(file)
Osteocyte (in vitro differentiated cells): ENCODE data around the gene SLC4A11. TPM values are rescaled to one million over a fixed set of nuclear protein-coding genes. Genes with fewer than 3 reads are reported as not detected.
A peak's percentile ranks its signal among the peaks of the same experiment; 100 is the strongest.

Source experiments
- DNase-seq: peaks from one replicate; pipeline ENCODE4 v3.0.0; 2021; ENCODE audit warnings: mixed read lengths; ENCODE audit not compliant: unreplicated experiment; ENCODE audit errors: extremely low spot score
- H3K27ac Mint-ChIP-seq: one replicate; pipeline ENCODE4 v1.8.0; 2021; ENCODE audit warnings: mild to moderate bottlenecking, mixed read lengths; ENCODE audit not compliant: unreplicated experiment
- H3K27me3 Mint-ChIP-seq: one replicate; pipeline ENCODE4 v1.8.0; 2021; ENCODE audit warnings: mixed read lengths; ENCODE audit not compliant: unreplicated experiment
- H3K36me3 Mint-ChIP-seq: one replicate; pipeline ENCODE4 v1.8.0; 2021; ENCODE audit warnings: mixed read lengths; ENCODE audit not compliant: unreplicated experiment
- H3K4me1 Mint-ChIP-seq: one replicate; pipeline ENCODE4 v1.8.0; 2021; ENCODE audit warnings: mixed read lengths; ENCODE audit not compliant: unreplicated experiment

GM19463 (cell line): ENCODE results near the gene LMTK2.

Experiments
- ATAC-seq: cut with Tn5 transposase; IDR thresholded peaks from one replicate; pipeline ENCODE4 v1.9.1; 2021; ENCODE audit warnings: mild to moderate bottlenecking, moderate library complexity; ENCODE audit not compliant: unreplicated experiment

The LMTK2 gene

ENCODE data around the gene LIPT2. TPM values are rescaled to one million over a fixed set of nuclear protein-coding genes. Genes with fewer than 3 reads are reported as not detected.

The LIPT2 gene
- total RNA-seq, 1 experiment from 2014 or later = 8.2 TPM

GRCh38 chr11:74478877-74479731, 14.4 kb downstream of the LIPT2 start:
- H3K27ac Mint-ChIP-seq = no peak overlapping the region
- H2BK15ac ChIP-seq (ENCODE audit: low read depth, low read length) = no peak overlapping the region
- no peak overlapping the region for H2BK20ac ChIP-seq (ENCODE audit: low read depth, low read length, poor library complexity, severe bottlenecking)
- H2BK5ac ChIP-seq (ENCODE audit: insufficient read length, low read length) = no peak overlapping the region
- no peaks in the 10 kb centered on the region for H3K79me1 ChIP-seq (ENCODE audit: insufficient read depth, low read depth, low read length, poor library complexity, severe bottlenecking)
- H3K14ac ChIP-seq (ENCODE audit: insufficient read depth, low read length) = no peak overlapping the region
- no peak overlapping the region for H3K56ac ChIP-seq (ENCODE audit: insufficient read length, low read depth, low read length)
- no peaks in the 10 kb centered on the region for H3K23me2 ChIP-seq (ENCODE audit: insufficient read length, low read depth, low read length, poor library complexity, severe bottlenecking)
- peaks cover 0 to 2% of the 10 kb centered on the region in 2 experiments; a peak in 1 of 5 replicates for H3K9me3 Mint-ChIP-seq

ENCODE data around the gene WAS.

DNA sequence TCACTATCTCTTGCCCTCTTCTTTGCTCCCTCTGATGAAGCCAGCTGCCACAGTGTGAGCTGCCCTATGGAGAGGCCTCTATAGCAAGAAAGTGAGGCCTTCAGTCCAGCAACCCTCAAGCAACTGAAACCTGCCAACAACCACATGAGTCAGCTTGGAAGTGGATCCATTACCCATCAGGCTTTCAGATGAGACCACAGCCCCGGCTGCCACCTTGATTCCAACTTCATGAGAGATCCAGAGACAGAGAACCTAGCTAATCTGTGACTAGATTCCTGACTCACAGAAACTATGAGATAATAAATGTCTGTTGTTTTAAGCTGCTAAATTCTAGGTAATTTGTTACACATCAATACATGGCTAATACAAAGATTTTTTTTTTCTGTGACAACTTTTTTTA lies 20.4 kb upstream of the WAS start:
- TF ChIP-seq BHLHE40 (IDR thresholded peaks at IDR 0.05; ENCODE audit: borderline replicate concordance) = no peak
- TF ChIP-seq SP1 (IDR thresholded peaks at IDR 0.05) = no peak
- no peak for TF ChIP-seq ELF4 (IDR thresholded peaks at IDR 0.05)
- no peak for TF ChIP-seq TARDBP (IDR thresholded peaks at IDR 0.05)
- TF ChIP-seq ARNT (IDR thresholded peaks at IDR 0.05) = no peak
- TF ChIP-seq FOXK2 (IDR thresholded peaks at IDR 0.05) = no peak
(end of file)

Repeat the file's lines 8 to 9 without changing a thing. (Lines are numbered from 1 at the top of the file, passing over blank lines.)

- H3K4me1 Mint-ChIP-seq: one replicate; pipeline ENCODE4 v1.8.0; 2021; ENCODE audit warnings: mixed read lengths; ENCODE audit not compliant: unreplicated experiment

GM19463 (cell line): ENCODE results near the gene LMTK2.